Side effect of diamox

Diamox

Generic Name: acetazolamide (a SEET a ZOLE a mide)
Brand Name: Diamox, Diamox Sequels

Medically reviewed by Drugs.com on Sep 26, 2019 – Written by Cerner Multum

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What is Diamox?

Diamox reduces the activity of a protein in your body called carbonic anhydrase. Blocking this protein can help reduce the build-up of certain fluids in the body.

Diamox is used in people with certain types of glaucoma to reduce the amount of fluid in the eye, which decreases pressure inside the eye.

Diamox is also used as a diuretic (“water pill”) in people with congestive heart failure, to reduce the build-up of fluid in the body. This build-up is called edema.

Diamox is also used to treat certain types of seizures, and to treat or prevent altitude sickness.

Diamox may also be used for purposes not listed in this medication guide.

Important Information

You should not use Diamox if you have cirrhosis, severe liver or kidney disease, an electrolyte imbalance, adrenal gland failure, or an allergy to Diamox or sulfa drugs.

Before taking this medicine

You should not use Diamox if you are allergic to it, or if you have:

  • severe liver disease, or cirrhosis;

  • severe kidney disease;

  • an electrolyte imbalance (such as acidosis or low levels of potassium or sodium in your blood);

  • adrenal gland failure; or

  • an allergy to sulfa drugs.

To make sure Diamox is safe for you, tell your doctor if you have:

  • severe breathing problems;

  • angle closure glaucoma; or

  • if you also take aspirin in high doses.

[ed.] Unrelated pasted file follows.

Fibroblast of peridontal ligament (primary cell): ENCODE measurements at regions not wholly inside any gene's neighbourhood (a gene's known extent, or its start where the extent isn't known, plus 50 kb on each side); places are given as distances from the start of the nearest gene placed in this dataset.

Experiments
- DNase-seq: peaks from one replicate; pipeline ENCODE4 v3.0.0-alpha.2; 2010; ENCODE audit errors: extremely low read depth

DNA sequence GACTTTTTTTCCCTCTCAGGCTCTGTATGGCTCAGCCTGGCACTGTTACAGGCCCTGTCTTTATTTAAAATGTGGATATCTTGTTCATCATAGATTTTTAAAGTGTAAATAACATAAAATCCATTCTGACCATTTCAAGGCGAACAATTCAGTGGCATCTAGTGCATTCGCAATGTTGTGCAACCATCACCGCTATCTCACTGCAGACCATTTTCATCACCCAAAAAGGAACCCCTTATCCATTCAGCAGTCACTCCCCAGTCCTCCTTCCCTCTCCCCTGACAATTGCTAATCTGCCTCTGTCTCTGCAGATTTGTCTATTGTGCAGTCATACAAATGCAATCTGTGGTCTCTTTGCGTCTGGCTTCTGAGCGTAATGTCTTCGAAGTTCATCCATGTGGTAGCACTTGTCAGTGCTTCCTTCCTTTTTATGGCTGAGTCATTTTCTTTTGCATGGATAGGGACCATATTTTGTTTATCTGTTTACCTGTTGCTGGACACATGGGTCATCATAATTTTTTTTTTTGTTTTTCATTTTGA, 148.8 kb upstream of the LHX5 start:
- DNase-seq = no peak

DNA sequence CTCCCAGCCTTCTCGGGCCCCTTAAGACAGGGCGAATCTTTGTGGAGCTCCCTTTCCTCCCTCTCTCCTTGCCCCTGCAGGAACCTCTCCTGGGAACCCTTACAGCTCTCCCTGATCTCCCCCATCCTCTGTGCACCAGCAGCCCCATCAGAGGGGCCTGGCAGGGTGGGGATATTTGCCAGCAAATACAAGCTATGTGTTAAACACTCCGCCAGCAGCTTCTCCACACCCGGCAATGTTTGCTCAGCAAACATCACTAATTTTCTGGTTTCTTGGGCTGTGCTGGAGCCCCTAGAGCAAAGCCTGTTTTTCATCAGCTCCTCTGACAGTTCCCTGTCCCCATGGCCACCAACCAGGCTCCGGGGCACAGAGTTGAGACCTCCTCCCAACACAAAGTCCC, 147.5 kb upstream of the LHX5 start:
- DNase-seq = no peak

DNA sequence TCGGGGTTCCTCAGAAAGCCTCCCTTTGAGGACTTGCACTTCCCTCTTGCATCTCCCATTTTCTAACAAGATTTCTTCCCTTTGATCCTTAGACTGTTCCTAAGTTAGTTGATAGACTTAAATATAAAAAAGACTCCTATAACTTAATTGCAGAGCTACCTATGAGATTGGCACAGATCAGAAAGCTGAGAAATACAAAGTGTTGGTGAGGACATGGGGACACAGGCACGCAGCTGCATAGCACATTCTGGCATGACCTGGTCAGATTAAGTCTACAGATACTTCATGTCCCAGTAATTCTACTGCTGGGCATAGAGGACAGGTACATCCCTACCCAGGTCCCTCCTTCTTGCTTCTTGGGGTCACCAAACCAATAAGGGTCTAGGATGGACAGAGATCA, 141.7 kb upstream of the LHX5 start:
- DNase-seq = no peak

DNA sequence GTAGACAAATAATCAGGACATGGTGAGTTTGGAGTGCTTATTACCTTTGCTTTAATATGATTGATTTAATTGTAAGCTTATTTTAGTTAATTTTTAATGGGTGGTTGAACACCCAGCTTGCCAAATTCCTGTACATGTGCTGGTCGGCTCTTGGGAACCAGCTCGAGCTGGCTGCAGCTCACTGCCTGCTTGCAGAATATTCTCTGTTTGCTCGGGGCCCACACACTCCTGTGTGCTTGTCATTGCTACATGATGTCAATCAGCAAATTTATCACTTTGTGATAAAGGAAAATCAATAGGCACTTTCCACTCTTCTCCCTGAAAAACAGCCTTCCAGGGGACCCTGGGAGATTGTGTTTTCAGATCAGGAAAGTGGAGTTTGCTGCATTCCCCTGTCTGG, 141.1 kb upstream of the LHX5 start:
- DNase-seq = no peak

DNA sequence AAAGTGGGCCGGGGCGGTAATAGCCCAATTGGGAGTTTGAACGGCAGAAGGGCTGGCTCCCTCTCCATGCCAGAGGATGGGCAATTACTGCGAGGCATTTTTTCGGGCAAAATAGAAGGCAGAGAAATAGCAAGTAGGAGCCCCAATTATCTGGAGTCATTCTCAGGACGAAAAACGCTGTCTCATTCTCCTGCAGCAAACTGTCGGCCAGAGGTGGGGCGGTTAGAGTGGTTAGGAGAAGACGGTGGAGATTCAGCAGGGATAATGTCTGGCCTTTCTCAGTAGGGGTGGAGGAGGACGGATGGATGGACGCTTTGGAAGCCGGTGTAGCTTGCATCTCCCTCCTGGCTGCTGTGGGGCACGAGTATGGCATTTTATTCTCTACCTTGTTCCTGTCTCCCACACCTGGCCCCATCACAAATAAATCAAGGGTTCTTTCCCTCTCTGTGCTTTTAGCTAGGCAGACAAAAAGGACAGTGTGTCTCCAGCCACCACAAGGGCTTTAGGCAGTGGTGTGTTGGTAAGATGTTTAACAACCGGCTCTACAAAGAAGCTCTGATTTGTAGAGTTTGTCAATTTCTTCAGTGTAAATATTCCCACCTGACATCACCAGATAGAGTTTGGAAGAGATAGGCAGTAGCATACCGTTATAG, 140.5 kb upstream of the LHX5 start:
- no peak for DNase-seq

It is not known whether this medicine will harm an unborn baby. Tell your doctor if you are pregnant or plan to become pregnant.

Acetazolamide can pass into breast milk and may harm a nursing baby. You should not breast-feed while using this medicine.

Diamox is not approved for use by anyone younger than 18 years old.

How should I take Diamox?

Follow all directions on your prescription label. Your doctor may occasionally change your dose to make sure you get the best results. Do not use Diamox in larger or smaller amounts or for longer than recommended.

Your dose of this medicine will depend on the condition you are treating. If you take Diamox for congestive heart failure, your doctor may tell you to skip your medication for a day. Follow your doctor’s dosing instructions very carefully.

Take this medicine with a full glass of water.

While using Diamox, you may need frequent blood tests.

Diamox may be only part of a complete treatment program that may also include other medications. Follow your doctor’s instructions very closely.

Store at room temperature away from moisture and heat. Keep the bottle tightly closed when not in use.

What happens if I miss a dose?